Stigma and Medicine

  • Barbara Kohlenberg


Turning to medicine, it is clear that the values embedded in the Hippocratic Oath involve practicing medicine with honor, competency, and respect. Yet, despite these core values, medical students and physicians still may have thoughts and feelings that are the opposite of these cherished values. These thoughts and feelings may emerge with respect to patient care, and notably, may also involve the care provided for themselves and for their colleagues. For example, with respect to patient care, one may feel that people who are obese are entitled to excellent care and can live a life of worth and integrity, while at the same time, also struggle with thoughts and feelings about that person being a “a slob, weak willed…they did this to themselves…,” and thus, back away from providing effective, compassionate medical care. With respect to physician and medical student self care, one may truly believe that physicians are human and can experience depression and that professional help may be useful, while at the same time, one may also have thoughts about weakness and shame and thus avoid seeking or recommending care.


Shame Stigma Obesity Values clarification Depression Physician suicide Mental illness Compassion 


  1. Chen, E. Y., & Brown, M. (2005). Obesity stigma in sexual relationships. Obesity, 13(8), 1393–1397.Google Scholar
  2. Chiles, J., & Strosahl, K. (2004). Clinical manual for assessment and treatment of suicidal behavior. Washington D.C.: American Psychiatric Publishing.Google Scholar
  3. Corrigan, P. W. (2005). On the stigma of mental illness: Practical strategies for research and social change. Washington, D.C.: APA.–000.CrossRefGoogle Scholar
  4. Crisp, A. H., Gelder, M. G., Rix, S., Meltzer, H. I., & Rowlands, O. J. (2000). Stigmatisation of people with mental illnesses. British Journal of Psychiatry, 177, 4–7.CrossRefPubMedGoogle Scholar
  5. Crocker, J., Cornwell, B., & Major, B. (1993). The stigma of overweight: Affective consequences of attributional ambiguity. Journal of Personality and Social Psychology, 64(1), 60–70.CrossRefPubMedGoogle Scholar
  6. Goebert, D., Thompson, D., Takeshita, J., Beach, C., Bryson, P., Ephgrave, K., et al. (2009). Depressive symptoms in medical students and residents: A multischool study. Academic Medicine, I, 236–241. doi:10.1097/ACM.0b013e31819391bb.Google Scholar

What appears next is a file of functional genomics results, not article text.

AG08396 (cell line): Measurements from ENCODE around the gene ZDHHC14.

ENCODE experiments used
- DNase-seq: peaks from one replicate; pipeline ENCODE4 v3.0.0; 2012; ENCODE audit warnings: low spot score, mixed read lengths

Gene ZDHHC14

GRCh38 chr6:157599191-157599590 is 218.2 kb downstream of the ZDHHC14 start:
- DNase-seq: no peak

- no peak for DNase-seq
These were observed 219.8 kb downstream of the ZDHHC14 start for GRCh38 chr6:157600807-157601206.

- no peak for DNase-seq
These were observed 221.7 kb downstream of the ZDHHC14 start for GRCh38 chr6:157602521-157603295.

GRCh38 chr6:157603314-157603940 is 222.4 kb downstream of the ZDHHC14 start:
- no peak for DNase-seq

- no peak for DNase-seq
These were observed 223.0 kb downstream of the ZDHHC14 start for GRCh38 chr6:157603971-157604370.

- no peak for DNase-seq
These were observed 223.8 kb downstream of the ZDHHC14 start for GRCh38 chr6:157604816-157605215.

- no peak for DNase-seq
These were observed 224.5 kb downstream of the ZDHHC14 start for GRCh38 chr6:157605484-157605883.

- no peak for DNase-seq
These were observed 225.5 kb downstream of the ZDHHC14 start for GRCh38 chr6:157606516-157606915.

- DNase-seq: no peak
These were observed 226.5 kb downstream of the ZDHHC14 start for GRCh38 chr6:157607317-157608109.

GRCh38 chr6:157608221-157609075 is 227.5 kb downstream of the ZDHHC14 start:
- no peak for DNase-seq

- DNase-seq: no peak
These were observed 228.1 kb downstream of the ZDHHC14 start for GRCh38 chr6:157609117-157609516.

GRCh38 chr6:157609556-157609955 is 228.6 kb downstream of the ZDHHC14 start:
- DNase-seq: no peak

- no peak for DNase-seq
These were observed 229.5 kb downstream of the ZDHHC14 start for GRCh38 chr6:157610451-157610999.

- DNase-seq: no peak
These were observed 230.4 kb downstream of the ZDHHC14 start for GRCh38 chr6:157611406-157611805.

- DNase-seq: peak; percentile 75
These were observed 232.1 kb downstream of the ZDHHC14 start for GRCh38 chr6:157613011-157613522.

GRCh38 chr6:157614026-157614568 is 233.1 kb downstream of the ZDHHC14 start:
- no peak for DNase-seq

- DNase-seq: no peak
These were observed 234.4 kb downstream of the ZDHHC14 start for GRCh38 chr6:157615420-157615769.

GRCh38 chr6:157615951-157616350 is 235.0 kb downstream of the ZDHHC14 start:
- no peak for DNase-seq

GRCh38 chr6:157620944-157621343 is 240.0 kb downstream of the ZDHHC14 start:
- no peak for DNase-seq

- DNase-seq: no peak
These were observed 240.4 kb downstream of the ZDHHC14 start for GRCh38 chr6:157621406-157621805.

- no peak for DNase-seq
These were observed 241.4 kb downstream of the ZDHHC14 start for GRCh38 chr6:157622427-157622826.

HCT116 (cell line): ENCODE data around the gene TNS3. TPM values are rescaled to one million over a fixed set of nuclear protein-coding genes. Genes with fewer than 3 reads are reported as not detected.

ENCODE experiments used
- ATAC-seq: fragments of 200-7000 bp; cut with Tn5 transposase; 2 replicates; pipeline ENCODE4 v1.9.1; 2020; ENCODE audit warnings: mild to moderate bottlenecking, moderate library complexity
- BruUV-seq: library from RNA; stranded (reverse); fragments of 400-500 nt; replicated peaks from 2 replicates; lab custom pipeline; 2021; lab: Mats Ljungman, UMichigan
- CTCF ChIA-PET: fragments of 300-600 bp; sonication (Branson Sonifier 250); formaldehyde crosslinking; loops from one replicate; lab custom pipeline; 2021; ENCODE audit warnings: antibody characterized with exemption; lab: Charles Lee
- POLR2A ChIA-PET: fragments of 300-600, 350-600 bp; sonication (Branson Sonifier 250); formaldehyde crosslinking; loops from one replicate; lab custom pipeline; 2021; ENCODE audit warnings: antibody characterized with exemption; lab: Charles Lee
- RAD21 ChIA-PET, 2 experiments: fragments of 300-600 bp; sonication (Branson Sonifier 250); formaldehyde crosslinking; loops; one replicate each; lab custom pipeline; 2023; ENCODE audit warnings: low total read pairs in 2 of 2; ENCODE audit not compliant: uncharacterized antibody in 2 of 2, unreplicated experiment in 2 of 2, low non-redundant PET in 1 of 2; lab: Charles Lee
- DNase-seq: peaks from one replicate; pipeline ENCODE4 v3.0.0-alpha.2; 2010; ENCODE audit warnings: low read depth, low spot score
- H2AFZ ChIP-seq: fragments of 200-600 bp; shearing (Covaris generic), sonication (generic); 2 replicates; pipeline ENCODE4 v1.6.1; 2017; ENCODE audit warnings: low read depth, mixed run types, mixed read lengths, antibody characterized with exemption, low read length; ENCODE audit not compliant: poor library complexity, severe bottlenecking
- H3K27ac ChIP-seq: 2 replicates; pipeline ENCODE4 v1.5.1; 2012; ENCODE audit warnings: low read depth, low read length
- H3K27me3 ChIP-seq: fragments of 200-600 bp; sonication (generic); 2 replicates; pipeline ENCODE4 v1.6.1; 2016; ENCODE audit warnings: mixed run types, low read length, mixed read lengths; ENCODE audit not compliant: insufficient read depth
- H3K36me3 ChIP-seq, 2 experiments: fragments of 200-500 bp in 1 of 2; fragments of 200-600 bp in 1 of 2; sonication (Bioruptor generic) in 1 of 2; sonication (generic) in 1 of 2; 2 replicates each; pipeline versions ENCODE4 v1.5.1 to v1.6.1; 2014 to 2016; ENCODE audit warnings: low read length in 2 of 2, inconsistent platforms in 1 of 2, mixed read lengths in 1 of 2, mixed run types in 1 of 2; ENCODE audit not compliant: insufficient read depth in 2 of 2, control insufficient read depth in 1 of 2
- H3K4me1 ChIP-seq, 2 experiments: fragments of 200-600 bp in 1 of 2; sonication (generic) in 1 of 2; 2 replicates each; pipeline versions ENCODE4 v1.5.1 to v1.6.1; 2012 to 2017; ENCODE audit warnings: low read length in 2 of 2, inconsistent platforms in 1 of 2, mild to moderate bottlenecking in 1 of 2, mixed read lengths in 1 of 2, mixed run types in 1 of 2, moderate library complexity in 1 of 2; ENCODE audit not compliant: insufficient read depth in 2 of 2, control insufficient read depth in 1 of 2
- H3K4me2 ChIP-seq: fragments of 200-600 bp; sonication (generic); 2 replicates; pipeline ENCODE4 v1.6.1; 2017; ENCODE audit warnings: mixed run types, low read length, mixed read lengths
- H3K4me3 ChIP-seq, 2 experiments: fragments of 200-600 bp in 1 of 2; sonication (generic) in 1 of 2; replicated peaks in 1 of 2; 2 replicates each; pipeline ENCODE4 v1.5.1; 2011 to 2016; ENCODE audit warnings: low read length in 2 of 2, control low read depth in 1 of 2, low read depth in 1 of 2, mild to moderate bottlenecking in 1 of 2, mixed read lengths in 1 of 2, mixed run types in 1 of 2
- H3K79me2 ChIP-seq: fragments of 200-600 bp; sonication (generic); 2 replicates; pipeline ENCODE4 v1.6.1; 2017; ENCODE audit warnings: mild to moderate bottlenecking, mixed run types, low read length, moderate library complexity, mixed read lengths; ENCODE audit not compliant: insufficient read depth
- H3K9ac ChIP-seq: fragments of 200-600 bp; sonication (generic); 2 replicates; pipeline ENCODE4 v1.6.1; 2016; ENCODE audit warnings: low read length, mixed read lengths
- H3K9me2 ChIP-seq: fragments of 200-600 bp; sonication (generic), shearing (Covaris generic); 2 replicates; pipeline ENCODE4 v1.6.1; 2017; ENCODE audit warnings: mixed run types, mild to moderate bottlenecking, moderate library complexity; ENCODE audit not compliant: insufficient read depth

7. Hayes, S. C., Strosahl, K., & Wilson, K. G. (1999). Acceptance and commitment therapy: An experiential approach to behavior change. New York: Guilford Press.Google Scholar
  8. Lazare, A. (1997). Shame, humiliation, and stigma in the medical interview. In M. Lansky & A. Morrison (Ed.), The widening scope of shame (pp. 383–396). NJ: Analytic Press.Google Scholar
  9. Puhl, R. M., & Brownell, K. D. (2001). Bias, discrimination and obesity. Obesity Research, 9(12), 788–805.CrossRefPubMedGoogle Scholar
  10. Puel, R., & Heuer, C. A. (2009). The stigma of obesity: A review and update. Obesity, 17, 941–964.Google Scholar
  11. Schwenk, T., Davis, L., & Wimsatt, L. (2010). Depression, stigma, and suicidal ideation in medical students. I, Sep 15;304(11):1181–90. doi: 10.1001/jama.2010.1300. Washington, DC, APA,
  12. US Dept of Health and Human Services. (2001). The surgeon general’s call to action to prevent and decrease overweight and obesity. Rockville: U.S. Department of Health and Human Services.Google Scholar
  13. Vartanian, L. R., Pinkus, R. T., & Smyth, J. M. (2014). The phenomenology of weight stigma in everyday life. Journal of Contextual Behavioral Science, 3(3), 196–202.CrossRefGoogle Scholar
  14. Wegner, D. M. (1994). Ironic processes of mental control. Psychological Review, 101, 34–52.CrossRefPubMedGoogle Scholar
  15. Wailoo, K. (2006). Stigma, race, and disease in 20th century America. Lancet, 367, 531–533.CrossRefPubMedGoogle Scholar

Copyright information

© Springer International Publishing 2016

Authors and Affiliations

  1. 1.RenoUSA

Personalised recommendations